The Best Ending for the Libby Trial

Whichever way the jury decides on whether "Scooter" Libby lied before a Grand Jury, there is one piece of business that the Bush White House — the president himself, the vice president, Karl Rove, Richard Armitage, and Mr. Libbey himself — needs done.

And that is a simple apology to Valerie Plame, the former covert CIA agent who was outed and then pushed onto reporters' radar screens by the Bush White House as a means of attacking the credibility of her husband, Amb. Charles Wilson.

Full disclosure: while I have strongly disagreed with President Bush's policies, especially his decision to invade Iraq when he did and his administration's conduct of the war, I remain an admirer of him personally, especially his sincerity and compassion. We were friends in Yale College, co-residents of the small community of Davenport College, and fraternity brothers in Delta Kappa Epsilon. That is the way I remember him then. That is the way I see him now, at least sometimes outside of the partisan political arena anyway.

That George Bush should know the gross injustice done to Mrs. Wilson. He should appreciate the basic unfairness, if not illogic, of attacking Amb. Wilson's criticism of the administration's assertion that Saddam had attempted to purchase the nuclear bomb fuel called "yellow cake" from Niger by attacking his wife and outting her as a CIA agent.

Why not just criticize Amb. Wilson's claim that there was no evidence of such a Saddam effort to purchase yellow cake directly, on the merit? Why out his wife as a CIA agent, even assuming, as these senior White House officials claim, they didn't know she had been a covert agent some years ago? Is the claim that nepotism was the reason Amb Wilson was sent to Africa really an effective way to refute his assertions on the merit? Are secret "deep background" briefings really the way to win an argument on the facts, rather than whispers into reporters ears?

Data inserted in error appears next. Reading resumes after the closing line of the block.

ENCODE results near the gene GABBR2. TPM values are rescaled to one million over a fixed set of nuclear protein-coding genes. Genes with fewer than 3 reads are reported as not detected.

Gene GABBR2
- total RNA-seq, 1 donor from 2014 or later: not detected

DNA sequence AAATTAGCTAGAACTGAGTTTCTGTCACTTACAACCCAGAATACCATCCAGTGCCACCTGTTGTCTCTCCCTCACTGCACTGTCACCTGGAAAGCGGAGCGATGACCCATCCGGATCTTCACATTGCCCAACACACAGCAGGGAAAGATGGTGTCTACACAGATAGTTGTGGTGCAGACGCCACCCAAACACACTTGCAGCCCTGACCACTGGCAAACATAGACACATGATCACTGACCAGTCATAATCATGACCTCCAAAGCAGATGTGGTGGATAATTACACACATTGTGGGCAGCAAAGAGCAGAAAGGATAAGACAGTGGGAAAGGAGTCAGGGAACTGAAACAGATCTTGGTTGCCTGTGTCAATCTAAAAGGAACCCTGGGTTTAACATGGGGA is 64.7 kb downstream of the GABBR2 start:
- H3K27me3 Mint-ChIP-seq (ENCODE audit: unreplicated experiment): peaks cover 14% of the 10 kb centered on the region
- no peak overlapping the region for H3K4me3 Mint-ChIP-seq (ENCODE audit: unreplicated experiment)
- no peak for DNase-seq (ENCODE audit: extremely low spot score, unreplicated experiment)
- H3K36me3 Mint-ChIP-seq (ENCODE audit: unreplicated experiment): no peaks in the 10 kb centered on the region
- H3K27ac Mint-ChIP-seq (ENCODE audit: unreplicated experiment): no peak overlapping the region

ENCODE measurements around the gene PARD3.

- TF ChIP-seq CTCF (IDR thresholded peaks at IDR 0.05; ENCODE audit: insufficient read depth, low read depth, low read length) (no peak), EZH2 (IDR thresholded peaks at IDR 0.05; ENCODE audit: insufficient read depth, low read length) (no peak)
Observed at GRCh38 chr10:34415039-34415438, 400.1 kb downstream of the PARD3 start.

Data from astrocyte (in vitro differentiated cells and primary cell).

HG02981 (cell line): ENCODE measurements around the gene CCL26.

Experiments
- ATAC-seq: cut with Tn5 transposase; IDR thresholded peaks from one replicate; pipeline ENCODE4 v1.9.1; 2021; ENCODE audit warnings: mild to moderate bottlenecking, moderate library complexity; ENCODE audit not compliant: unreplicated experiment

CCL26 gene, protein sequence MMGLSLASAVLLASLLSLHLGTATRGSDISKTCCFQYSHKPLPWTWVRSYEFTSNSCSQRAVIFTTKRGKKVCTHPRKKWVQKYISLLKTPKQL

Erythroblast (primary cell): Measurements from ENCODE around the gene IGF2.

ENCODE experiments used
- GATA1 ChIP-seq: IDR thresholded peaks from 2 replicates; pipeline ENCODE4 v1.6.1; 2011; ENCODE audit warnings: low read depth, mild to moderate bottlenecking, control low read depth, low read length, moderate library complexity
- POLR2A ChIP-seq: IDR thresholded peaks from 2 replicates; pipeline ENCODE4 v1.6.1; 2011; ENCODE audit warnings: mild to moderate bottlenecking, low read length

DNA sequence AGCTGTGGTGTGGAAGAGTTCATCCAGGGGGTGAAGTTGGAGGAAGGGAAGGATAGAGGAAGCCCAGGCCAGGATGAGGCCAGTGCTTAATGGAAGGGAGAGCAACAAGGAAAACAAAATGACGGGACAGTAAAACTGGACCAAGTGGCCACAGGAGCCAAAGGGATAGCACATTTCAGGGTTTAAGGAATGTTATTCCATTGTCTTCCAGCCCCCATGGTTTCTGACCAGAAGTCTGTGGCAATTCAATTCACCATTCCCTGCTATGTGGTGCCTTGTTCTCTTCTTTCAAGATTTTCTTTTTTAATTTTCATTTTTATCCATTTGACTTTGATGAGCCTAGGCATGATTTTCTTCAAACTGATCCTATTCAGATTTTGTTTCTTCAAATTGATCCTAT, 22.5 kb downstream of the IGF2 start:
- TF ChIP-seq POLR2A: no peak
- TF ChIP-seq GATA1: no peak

It was simply unfair to out Mrs. Plame for these reasons. Period. It was apparently first casually done by Under Secretary Richard Armitage to Bob Novak and then Bob Woodward, but then repeated to many other reporters by Mr. Libby, Mr. Rove and other senior White House and administration officials.

President Bush once suggested he would fire anyone involved in this leak. But now after the Libby verdict — guilty, innocent, or a hung jury — he owes Mrs. Wilson an apology on behalf of his White House and administration. And so do Messrs. Libby, Rove, Armitage and others who pushed her name out to reporters. And so does, especially, the vice president, whose anger apparently drove much if not most of what happened, according to Mr. Libby's grand jury testimony and Cheney's angry notes on Amb. Wilson's July '03 NY Times column.

After all, Mrs. Wilson served her country as a covert agent, possibly risking her lifw, and her outting clearly not only compromised and endangered her but likely did the same for many people abroad with whom she associated.

An apology is clearly in order.

I know President Bush doesn't like to say I'm sorry any more than other presidents and politicians do. But in this case he can live up to the man I remember 42 years ago and the man I still see today — a fair man and and compassionate man — and apologize on behalf of all responsible for using her, at her expense and potential danger to her personally, to attack her husband.

That was wrong. I can't even address this hope to VP Cheney. His reply would undoubtedly be the same two words he said to Sen. Leahy on the Senate floor, rhyming with "luck yourself." But when the Libby verdict is in, President Bush can provide closure and set an example for everyone else.

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